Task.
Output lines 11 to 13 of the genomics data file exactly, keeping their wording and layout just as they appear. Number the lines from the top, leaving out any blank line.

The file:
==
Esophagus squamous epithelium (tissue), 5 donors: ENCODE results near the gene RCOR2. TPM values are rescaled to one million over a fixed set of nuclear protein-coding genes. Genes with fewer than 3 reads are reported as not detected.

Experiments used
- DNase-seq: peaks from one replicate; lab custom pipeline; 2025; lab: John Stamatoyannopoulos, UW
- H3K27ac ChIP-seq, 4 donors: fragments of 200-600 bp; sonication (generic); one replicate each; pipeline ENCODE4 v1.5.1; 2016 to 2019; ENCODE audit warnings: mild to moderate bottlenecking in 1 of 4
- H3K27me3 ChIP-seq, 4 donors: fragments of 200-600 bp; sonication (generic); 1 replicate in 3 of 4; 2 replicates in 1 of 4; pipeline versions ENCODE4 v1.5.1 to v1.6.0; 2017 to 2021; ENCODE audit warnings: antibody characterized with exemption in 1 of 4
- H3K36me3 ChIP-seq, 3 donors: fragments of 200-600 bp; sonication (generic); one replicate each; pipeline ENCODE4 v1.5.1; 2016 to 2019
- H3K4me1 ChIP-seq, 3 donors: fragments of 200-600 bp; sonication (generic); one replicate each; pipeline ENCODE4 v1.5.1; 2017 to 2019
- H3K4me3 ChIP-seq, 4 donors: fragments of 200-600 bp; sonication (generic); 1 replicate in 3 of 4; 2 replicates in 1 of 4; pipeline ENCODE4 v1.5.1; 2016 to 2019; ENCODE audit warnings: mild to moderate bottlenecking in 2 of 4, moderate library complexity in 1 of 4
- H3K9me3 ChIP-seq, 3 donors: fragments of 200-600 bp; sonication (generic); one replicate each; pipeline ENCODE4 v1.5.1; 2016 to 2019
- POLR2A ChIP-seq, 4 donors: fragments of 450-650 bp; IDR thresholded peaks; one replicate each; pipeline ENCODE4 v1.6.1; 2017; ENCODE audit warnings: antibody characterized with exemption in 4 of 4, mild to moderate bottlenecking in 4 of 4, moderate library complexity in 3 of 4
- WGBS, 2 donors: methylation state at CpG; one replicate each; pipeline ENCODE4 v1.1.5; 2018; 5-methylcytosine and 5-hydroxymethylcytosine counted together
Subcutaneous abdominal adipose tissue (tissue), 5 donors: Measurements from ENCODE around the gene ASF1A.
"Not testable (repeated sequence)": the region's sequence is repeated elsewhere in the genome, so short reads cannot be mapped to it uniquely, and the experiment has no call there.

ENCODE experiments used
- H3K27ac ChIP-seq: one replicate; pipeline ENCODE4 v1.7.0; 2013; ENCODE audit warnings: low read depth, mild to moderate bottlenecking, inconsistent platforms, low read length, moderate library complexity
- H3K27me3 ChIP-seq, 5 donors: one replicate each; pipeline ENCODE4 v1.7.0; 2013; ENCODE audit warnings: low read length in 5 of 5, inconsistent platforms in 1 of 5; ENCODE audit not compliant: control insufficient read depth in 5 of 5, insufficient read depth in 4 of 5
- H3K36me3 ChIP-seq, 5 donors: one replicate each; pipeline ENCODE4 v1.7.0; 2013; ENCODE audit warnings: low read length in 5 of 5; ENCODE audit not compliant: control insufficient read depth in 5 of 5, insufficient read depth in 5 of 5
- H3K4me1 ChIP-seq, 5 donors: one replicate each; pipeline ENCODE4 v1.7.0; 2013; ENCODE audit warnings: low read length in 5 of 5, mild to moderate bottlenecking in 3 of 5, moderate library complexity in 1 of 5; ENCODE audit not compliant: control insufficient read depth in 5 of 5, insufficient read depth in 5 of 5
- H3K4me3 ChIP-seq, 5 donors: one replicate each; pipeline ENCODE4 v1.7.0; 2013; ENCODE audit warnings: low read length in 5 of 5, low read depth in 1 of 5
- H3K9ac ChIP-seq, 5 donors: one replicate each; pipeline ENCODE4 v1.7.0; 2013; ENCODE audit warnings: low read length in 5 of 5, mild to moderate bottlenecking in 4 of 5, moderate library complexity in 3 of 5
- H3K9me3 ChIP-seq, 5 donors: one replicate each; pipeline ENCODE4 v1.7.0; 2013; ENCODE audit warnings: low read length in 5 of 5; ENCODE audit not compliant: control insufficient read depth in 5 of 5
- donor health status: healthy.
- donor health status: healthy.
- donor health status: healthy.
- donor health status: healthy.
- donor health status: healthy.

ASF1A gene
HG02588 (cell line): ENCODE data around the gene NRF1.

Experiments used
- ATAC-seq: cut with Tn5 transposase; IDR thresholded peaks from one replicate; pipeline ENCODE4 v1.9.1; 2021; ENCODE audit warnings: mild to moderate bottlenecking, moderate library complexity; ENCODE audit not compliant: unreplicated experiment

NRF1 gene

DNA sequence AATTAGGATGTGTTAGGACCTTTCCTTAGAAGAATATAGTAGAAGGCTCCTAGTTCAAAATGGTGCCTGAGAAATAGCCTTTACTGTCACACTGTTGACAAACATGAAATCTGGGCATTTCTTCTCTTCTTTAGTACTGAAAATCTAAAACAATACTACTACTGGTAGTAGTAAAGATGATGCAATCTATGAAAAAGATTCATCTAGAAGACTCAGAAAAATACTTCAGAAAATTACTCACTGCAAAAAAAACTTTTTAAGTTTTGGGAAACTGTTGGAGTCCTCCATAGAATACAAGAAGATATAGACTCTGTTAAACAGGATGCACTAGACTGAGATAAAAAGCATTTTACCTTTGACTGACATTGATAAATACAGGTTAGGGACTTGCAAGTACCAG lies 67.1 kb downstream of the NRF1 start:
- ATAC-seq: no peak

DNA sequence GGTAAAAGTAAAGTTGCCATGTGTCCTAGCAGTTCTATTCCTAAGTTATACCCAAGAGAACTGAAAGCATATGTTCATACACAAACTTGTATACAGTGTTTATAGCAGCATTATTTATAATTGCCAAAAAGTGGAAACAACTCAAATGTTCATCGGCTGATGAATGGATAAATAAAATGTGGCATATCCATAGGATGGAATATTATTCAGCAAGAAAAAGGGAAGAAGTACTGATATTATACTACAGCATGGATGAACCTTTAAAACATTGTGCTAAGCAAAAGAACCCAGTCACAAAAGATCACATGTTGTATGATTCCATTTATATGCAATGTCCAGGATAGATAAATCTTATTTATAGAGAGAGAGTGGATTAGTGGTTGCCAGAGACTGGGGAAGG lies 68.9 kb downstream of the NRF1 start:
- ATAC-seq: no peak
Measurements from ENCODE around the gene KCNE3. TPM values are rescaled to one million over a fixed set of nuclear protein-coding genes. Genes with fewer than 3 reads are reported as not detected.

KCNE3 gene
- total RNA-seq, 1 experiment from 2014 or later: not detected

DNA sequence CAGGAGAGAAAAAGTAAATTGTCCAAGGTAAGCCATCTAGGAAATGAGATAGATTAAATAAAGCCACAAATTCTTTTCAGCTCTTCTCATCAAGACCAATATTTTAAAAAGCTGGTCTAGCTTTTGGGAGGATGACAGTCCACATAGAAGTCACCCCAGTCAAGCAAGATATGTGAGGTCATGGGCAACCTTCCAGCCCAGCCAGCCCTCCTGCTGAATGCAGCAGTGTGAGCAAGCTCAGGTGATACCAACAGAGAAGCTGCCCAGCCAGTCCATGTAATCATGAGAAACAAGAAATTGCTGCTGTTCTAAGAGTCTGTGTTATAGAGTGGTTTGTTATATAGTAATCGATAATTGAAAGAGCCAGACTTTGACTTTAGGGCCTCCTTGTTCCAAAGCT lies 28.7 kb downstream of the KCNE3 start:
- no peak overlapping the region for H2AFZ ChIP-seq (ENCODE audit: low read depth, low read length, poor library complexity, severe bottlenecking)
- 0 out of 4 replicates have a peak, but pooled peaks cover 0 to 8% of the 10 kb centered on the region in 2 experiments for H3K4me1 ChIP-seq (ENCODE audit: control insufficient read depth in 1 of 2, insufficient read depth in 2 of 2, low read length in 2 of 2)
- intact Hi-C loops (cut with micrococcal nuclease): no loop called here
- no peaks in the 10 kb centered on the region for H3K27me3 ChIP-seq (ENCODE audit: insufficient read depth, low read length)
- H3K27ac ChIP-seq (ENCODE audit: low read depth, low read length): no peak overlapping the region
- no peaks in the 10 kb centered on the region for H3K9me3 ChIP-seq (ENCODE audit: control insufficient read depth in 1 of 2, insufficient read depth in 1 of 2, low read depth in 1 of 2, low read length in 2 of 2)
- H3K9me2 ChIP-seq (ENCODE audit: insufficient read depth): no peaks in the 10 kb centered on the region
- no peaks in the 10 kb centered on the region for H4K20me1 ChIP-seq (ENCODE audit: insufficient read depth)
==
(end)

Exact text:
- WGBS, 2 donors: methylation state at CpG; one replicate each; pipeline ENCODE4 v1.1.5; 2018; 5-methylcytosine and 5-hydroxymethylcytosine counted together
Subcutaneous abdominal adipose tissue (tissue), 5 donors: Measurements from ENCODE around the gene ASF1A.
"Not testable (repeated sequence)": the region's sequence is repeated elsewhere in the genome, so short reads cannot be mapped to it uniquely, and the experiment has no call there.